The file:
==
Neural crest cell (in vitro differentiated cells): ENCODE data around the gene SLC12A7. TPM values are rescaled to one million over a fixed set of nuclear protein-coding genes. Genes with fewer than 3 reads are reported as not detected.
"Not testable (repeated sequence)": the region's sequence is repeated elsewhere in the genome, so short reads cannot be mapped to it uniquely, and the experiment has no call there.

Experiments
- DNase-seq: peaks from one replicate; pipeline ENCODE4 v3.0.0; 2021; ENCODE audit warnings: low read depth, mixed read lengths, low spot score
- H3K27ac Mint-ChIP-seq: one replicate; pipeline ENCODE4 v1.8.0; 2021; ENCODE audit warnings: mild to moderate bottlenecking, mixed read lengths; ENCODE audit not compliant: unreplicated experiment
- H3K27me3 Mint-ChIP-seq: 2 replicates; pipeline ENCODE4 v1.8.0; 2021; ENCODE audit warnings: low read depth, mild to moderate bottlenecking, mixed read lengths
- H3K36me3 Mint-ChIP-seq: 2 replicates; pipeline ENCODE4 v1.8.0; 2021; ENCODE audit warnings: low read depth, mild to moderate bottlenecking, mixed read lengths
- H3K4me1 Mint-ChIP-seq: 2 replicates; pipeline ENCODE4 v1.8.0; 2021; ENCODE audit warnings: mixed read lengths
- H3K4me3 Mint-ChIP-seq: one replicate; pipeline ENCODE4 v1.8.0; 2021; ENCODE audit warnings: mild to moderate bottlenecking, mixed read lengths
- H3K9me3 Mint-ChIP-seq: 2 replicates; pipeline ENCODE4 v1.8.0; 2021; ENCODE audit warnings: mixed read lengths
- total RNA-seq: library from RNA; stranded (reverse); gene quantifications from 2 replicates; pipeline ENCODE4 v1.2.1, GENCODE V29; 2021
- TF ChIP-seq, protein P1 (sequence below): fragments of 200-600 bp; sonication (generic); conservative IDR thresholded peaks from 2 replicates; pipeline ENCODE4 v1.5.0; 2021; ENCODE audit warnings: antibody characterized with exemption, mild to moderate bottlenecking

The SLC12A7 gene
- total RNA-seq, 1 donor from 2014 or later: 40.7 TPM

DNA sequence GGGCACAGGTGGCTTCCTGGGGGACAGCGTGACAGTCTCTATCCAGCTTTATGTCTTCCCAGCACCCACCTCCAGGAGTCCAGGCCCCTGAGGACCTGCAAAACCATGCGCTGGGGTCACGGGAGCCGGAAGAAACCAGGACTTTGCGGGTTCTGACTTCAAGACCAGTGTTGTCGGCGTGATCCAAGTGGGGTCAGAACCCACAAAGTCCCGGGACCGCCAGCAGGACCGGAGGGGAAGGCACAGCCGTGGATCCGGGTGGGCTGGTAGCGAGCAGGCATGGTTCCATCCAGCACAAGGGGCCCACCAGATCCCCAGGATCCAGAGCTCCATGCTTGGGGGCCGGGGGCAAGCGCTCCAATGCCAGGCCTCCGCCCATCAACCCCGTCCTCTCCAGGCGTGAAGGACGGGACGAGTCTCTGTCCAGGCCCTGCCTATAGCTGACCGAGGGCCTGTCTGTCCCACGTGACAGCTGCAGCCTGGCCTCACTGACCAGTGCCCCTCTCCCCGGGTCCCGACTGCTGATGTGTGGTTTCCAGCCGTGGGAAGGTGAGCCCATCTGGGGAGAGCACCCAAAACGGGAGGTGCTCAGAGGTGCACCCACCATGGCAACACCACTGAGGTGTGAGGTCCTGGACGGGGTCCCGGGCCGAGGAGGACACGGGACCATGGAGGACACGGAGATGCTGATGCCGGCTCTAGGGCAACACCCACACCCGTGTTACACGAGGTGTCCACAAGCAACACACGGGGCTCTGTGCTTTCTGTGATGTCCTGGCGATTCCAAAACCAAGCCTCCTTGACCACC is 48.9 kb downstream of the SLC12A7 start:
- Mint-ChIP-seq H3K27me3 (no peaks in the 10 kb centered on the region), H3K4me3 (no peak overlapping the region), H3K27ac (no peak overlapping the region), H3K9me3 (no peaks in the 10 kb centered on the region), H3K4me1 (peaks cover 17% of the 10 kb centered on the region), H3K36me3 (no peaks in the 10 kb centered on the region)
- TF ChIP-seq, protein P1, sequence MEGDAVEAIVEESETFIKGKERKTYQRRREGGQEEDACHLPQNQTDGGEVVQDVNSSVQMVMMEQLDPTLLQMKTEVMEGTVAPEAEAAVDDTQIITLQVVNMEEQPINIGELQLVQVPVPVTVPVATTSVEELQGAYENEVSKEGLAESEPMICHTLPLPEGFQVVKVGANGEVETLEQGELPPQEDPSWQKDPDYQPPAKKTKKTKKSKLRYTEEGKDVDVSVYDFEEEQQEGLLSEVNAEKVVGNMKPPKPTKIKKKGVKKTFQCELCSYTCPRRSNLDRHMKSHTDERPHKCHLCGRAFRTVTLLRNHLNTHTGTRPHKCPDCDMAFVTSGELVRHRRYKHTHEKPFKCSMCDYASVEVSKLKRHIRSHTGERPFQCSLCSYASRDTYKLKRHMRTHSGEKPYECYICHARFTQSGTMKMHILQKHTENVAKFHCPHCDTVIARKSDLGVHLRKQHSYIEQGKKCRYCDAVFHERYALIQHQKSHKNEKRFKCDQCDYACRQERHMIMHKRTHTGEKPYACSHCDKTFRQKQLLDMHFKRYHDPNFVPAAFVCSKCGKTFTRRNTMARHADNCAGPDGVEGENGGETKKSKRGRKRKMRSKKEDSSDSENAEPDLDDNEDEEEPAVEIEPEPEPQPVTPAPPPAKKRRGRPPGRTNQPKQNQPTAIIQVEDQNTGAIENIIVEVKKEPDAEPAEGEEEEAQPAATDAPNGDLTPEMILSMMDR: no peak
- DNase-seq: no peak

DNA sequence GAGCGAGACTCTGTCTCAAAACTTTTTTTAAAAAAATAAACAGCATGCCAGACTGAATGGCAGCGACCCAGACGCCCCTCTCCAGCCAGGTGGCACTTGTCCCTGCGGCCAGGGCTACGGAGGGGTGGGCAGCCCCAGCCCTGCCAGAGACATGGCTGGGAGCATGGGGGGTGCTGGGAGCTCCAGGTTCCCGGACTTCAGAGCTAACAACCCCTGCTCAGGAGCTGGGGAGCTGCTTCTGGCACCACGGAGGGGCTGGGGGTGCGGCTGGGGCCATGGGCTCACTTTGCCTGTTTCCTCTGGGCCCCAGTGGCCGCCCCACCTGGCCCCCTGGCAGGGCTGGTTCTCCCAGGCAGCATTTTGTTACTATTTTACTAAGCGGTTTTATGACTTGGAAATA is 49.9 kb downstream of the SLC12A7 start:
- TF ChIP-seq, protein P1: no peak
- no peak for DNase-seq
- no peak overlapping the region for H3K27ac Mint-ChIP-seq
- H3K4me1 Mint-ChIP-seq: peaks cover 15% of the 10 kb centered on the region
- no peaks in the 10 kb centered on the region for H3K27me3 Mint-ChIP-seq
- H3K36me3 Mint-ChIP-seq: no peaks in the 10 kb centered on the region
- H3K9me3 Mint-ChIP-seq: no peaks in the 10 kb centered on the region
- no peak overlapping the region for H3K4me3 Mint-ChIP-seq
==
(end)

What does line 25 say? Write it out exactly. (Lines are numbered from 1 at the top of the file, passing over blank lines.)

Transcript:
- H3K36me3 Mint-ChIP-seq: no peaks in the 10 kb centered on the region